The PLMs are paid an hourly rate (£10) for their regular work. They also receive payment for additional work dependent on its nature. The day-to-day organisation of the scheme falls to the Learning Hub graduate trainee. The Student Achievement Coordinator has overall authority for the scheme.
Training and development of mentors/mentees
The recruitment of PLMs is rigorous. The role is advertised throughout the university with requests going to departmental members of staff for recommendations. Some targeted promotion then takes place. The candidates are then interview to determine their suitability.
Upon appointment the PLMs undergo two-hour induction training and further training takes place during the year with roughly two training sessions taking place per term. All these sessions take the form of group workshops. The PLMs ‘check in’ before and after their sessions which allows them to raise issues concerns and queries as and when necessary. The PLMs can also use the services of the Learning Hub to improve their own academic skills and through this develop their mentoring capabilities.
How the scheme engages and supports students
The peer learning mentoring scheme has recently entered its third academic year under the umbrella of the Learning Hub. Last year the scheme received 389 drop in visits; a 264% increase in usage.
Anecdotally it appears the service gets used in several ways and the user dictates this. Some students attend the PLM session for their area on a regular basis which allows the PLM themselves to act as a more traditional mentor by supporting development over a period of time. Other users drop in as and when required treating it more like a ‘clinic’. On occasion some PLM sessions work more as group study sessions led by the PLM. Such flexibility has been a strength as it allows for different students to access the same support in different ways. PLMs also offer online support via an email drop box. This element of the service is still in its infancy and ways of further developing this facility are still being explored.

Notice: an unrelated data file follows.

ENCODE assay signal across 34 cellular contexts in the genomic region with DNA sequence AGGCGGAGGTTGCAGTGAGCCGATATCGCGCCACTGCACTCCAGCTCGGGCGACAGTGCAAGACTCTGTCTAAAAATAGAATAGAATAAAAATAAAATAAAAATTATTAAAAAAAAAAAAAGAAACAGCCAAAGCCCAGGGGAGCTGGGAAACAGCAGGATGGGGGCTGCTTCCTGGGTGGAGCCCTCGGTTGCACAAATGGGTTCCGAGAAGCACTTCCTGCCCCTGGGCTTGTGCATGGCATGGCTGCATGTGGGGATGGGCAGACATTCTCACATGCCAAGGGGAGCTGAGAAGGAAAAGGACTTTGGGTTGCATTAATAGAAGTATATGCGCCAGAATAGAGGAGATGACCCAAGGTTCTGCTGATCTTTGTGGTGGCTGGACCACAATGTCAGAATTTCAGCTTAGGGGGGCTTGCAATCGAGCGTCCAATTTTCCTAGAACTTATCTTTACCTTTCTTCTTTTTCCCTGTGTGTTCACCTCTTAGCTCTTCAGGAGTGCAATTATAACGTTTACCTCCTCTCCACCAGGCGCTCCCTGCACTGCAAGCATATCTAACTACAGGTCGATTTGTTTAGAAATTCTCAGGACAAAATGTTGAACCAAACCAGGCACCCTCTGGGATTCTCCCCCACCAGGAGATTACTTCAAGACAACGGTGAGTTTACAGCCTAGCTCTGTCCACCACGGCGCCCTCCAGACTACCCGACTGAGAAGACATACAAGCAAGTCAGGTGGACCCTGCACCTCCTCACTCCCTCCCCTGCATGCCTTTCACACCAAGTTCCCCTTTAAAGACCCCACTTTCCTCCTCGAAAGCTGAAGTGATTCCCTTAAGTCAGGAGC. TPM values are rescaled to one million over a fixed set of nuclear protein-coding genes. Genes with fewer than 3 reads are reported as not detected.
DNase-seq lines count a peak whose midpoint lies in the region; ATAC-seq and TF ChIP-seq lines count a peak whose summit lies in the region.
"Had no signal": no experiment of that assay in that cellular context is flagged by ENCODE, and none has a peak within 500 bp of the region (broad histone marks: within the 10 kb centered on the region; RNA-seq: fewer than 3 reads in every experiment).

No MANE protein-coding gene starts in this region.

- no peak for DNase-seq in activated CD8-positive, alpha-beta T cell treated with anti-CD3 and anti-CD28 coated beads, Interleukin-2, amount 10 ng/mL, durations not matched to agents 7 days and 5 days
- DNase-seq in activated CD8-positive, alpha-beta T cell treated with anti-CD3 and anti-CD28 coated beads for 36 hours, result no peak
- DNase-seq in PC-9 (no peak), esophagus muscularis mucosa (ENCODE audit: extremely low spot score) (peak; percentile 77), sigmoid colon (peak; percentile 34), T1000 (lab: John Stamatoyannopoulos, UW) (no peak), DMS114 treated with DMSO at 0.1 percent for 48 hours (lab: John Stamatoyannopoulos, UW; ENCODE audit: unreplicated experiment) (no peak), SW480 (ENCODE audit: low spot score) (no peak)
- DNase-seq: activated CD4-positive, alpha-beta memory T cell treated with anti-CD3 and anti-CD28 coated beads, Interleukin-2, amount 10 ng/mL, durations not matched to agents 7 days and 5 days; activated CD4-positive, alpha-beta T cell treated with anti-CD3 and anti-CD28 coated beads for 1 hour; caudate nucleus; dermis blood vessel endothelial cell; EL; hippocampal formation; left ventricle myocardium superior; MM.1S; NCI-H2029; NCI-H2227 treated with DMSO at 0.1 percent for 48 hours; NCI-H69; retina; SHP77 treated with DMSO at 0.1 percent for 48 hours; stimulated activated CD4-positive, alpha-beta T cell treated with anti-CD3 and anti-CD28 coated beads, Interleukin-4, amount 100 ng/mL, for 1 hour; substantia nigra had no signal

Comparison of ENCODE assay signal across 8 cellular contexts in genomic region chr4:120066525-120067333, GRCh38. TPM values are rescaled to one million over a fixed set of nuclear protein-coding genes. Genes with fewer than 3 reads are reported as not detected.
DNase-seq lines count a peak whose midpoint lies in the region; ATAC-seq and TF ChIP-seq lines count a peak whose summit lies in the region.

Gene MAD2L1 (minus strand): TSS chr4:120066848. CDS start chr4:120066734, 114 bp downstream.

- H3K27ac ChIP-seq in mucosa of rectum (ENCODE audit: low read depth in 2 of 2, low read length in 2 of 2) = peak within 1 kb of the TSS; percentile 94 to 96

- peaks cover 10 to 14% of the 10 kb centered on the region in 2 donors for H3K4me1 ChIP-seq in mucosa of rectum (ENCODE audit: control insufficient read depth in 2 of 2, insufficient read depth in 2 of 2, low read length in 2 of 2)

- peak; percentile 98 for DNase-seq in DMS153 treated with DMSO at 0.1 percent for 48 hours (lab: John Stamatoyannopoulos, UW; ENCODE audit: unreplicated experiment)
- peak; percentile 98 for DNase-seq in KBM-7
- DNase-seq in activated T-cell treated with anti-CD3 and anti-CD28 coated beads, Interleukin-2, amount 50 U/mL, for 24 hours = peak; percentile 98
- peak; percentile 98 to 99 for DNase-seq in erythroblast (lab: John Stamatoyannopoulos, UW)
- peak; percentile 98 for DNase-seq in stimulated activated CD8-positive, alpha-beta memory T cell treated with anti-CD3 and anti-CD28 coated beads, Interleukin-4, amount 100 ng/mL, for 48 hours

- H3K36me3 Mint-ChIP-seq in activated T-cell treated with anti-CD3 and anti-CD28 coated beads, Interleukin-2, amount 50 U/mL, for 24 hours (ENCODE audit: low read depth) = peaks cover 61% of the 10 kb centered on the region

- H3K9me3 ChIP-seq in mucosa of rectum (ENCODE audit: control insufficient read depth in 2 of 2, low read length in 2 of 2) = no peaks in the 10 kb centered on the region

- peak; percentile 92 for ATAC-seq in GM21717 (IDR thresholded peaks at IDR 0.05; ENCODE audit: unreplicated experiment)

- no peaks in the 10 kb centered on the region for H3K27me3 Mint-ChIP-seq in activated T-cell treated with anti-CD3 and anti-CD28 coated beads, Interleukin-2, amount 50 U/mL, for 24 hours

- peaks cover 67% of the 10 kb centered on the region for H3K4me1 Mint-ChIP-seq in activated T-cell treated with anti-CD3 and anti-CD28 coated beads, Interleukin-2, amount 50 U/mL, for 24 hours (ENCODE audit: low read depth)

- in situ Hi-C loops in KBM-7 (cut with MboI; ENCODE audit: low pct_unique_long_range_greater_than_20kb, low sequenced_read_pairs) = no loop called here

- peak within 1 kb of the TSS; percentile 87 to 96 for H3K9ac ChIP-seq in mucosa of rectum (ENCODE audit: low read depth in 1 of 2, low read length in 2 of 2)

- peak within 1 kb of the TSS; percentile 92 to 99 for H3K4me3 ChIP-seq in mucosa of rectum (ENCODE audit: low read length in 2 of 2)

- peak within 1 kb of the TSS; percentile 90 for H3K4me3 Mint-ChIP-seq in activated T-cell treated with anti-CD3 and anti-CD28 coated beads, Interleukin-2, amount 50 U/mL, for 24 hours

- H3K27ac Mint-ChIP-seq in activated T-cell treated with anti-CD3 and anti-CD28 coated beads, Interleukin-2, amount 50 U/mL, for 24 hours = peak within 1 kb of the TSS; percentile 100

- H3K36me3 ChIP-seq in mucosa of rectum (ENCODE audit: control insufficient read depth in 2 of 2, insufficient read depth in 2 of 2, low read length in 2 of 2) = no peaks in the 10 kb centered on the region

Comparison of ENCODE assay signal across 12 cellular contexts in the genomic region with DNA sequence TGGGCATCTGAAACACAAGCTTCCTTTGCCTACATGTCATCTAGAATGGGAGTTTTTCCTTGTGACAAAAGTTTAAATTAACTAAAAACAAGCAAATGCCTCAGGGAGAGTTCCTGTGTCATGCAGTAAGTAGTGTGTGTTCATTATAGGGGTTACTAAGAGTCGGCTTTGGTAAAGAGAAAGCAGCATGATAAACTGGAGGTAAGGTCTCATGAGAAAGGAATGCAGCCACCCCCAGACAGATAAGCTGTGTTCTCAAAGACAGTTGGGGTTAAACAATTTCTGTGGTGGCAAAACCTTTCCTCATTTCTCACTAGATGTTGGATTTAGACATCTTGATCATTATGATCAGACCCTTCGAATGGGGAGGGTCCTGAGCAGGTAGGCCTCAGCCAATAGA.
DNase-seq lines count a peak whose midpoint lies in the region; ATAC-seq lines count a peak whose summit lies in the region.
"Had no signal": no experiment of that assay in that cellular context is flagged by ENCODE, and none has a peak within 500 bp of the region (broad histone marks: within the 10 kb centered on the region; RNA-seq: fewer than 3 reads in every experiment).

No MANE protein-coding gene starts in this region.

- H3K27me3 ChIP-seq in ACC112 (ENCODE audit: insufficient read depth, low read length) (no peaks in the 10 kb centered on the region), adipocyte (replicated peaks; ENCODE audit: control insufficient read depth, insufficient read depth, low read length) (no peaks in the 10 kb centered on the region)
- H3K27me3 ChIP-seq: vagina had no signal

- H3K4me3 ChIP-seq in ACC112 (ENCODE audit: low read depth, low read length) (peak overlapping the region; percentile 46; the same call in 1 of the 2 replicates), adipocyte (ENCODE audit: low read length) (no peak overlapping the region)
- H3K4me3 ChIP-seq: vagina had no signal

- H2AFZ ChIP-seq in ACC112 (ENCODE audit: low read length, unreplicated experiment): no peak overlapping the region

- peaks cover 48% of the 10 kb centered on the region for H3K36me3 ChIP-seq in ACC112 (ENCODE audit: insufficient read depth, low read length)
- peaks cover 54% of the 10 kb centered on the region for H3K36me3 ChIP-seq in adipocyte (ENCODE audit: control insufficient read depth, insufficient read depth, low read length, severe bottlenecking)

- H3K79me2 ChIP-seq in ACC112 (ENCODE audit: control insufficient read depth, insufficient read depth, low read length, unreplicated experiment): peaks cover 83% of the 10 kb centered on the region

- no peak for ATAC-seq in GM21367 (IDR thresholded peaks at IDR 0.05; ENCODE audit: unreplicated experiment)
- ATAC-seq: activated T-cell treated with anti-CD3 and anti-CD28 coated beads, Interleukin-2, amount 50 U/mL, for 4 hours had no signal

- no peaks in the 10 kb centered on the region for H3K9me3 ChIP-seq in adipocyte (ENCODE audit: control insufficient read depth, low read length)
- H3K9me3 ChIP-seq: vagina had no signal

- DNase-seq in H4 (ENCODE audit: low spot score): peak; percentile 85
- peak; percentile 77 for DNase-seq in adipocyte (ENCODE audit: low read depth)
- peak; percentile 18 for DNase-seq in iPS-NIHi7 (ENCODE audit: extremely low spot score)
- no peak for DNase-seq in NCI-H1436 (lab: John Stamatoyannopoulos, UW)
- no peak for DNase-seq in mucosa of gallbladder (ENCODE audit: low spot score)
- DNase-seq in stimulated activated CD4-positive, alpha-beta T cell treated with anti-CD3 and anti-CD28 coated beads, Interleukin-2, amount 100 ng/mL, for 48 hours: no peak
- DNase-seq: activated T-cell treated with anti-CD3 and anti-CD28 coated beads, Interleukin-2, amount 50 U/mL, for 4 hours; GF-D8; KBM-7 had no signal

Prior to appointment a number of PLMs mentioned during interview that they already helped their friends on their course and the scheme has allowed for this to be formalised and extended to a wider field of students. Academic staff engagement is seen as key to increasing student engagement and the number of staff showing interest in marketing the peer learning mentors programme has risen year on year. It is now a fixture in many module handbooks and lecturers draw attention to the PLM programme during lectures at appropriate times in the year. This is thought to have had an impact in the success of the scheme.